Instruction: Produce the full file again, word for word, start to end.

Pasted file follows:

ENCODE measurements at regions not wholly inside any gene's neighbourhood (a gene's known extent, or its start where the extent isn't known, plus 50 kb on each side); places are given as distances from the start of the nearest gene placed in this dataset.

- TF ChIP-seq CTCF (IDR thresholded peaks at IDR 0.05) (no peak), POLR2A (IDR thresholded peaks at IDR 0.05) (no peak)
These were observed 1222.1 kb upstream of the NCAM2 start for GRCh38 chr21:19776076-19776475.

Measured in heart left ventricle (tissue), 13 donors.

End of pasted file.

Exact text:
ENCODE measurements at regions not wholly inside any gene's neighbourhood (a gene's known extent, or its start where the extent isn't known, plus 50 kb on each side); places are given as distances from the start of the nearest gene placed in this dataset.

- TF ChIP-seq CTCF (IDR thresholded peaks at IDR 0.05) (no peak), POLR2A (IDR thresholded peaks at IDR 0.05) (no peak)
These were observed 1222.1 kb upstream of the NCAM2 start for GRCh38 chr21:19776076-19776475.

Measured in heart left ventricle (tissue), 13 donors.